By the People: Citizen Involvement the Open Source Way

Everything’s going open source nowadays. Why not government?

That’s precisely the question that some analysts and consultants are asking, along with citizens themselves.

President-Elect Barack Obama has begun to implement a bit of open source thinking with his Presidential Transition Project Web site, which allows citizens to send in comments, ideas and suggestions for public policy, as well as apply for jobs within the Obama administration. And others in and around government are likely to follow his lead in enacting what might be called “Legislation 2.0.”

Canada’s Experiment

David Eaves, an Ontario-based negotiation consultant, is one example of a new wave of theorists who think “open government” can mean much more than publicly available records. It can also mean opening up the process of legislation for citizen involvement.

Back in 2001, Eaves was part of a revolutionary new project, Canada25, which brought together young Canadians interested in having an impact on government. These citizen policy makers met for regional and national conferences, and they put together policy recommendations and reports.

“Though we never would have called it that at the time, we were an open source public policy project,” Eaves told LinuxInsider. “We were impacting how policy was being made. We were running an essentially open source think tank.”

Between 2001 and 2007, when it disbanded, Canada 25 tackled such issues as foreign policy, urban renewal, and civic engagement. At its peak, the project engaged 1,500 to 2,500 people, and Eaves thinks the group left a lasting mark on the public policy landscape.

“It definitely had an impact,” Eaves told LinuxInsider. “There was a community of people who wanted to be engaged, and this organization mopped them all up.”

The group wasn’t especially technological, emphasizing group meetings and conferences over chatrooms, and written reports over e-mail. But in Eaves’ view, that didn’t make it any less open source.

“I don’t think open source has to do primarily with technology,” Eaves told LinuxInsider. “They weren’t techie people, but they understood there was something going on with emergent networks.”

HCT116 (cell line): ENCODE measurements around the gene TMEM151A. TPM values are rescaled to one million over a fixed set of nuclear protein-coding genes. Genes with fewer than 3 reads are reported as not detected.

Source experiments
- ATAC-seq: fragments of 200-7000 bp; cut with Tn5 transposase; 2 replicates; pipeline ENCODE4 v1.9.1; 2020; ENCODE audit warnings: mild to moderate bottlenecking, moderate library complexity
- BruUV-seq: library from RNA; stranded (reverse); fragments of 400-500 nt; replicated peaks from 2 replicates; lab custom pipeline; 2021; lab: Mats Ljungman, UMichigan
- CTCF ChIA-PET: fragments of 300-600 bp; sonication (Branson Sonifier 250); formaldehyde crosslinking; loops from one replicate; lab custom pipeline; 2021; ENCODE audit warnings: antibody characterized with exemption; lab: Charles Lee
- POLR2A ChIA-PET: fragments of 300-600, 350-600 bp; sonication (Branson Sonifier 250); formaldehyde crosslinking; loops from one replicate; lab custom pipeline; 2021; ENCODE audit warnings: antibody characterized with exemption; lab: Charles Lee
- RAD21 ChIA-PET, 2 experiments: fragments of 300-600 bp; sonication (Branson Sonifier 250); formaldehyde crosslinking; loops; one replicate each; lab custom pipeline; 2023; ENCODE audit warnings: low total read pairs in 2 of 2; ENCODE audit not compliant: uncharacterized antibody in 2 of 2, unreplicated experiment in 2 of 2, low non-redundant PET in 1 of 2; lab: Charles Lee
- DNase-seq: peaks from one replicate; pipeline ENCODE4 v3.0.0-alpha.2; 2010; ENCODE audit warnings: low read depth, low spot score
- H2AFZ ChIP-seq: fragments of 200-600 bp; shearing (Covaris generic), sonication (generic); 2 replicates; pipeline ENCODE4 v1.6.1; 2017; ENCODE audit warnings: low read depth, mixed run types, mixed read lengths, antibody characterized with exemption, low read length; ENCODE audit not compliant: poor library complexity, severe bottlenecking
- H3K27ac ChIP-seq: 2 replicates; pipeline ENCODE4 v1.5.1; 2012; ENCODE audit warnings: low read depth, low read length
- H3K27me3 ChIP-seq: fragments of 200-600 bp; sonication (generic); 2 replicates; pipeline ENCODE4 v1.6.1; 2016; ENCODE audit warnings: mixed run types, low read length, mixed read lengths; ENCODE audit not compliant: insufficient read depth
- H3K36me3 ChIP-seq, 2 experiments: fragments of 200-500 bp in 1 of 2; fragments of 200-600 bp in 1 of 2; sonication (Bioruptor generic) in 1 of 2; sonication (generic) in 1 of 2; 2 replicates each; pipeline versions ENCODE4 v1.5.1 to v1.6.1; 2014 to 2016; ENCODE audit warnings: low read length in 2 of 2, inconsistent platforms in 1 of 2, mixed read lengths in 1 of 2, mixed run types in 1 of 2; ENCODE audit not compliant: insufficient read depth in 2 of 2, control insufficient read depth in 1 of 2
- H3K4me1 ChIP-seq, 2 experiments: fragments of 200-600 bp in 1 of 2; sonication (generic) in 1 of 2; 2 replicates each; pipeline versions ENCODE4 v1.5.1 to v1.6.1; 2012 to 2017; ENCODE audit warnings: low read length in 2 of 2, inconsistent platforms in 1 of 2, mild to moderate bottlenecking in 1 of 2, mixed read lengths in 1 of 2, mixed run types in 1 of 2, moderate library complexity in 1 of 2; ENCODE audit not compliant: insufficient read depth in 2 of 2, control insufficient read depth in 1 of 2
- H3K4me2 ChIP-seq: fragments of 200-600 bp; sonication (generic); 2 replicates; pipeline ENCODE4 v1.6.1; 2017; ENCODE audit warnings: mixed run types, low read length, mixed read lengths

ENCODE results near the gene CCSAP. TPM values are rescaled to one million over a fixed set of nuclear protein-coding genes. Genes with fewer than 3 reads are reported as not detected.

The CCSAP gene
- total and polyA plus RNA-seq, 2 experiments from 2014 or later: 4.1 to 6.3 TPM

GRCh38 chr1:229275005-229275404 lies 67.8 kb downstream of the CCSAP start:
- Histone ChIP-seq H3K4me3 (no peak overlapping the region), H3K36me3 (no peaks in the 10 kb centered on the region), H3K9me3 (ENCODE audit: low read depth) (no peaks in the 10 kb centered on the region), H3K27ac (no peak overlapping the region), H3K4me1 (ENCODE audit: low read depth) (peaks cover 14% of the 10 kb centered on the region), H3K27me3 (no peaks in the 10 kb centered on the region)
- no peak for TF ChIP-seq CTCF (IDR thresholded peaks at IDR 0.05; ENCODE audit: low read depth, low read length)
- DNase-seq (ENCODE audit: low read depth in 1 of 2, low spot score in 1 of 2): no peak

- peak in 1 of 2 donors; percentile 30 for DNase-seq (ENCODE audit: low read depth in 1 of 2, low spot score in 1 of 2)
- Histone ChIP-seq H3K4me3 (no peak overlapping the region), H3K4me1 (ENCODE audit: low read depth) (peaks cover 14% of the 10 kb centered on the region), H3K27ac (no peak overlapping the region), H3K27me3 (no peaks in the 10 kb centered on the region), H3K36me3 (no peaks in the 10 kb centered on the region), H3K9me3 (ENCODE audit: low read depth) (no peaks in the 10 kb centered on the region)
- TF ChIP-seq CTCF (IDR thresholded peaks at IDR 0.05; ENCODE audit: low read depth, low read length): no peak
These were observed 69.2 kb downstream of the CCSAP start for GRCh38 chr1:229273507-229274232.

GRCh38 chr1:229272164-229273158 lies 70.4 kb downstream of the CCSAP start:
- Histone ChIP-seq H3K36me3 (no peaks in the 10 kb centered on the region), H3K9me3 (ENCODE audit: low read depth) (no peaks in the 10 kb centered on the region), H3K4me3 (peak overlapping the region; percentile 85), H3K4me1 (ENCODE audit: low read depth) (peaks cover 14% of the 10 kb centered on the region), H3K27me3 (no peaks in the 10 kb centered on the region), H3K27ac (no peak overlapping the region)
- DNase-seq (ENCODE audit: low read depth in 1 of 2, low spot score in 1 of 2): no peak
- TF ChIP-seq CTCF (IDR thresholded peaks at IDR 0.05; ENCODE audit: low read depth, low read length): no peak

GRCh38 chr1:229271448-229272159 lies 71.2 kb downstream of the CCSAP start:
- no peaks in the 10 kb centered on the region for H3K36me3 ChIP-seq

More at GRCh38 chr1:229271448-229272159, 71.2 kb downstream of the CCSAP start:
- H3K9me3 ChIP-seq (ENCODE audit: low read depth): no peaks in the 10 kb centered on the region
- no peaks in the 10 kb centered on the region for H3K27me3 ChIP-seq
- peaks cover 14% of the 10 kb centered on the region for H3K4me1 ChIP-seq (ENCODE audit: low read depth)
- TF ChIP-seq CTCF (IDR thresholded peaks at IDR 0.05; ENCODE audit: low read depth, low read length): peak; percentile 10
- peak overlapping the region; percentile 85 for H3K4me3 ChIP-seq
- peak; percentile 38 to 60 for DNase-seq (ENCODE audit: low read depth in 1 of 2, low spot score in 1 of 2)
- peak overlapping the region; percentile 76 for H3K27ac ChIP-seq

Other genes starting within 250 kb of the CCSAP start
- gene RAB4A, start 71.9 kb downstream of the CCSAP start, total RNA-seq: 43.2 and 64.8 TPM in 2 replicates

Opening up Government to Itself

Even before citizens get involved in open source governing, however, Eaves thinks it’s important to open up the process for legislators and public servants first.

“The problem is, we’re not even doing it within government,” Eaves told LinuxInsider. “If you want to empower citizens, you have to first empower the public servants.”

Eaves argues that using social networking models to connect public servants and legislators would be one way to make the act of governing itself more open source.

“If they can find each other they can create epistemic communities,” Eaves told LinuxInsider.

New Directions

Another simple way of opening up government is by posting proposed legislation and policies on the Web for citizens to view and debate.

“I think all legislation that any party proposes to enact should be posted on a Web site for public viewing,” Dave Pollard, author of Finding the Sweet Spot: The Natural Entrepreneur’s Guide to Responsible, Sustainable, Joyful Work and of the How to Save the World blog told LinuxInsider. “This would allow for full public and media debate on exactly what would be passed into law so that people still have the chance to vote out the politicians who propose laws they can’t support before they are even voted on by legislators.”

Sen. Dick Durbin (D-Ill.), for instance, posted proposed broadband legislation on the sites and for public comment and discussion, and other members of Congress have been trying similar experiments.

The Sunlight Foundation has also been active in supporting open source models for legislating, with efforts like the Open House Project and the Open Senate Project, which advocate for more transparency and citizen involvement in Congressional operations. John Wonderlich, program director for the Sunlight Foundation, argues that open source models for legislating are important for the future of democracy.

“It brings citizens closer to the power, to the process of creating good policy,” Wonderlich told LinuxInsider. “They can contribute to good policy and keep the policy makers honest. It’s citizens asking to be treated as equals.”

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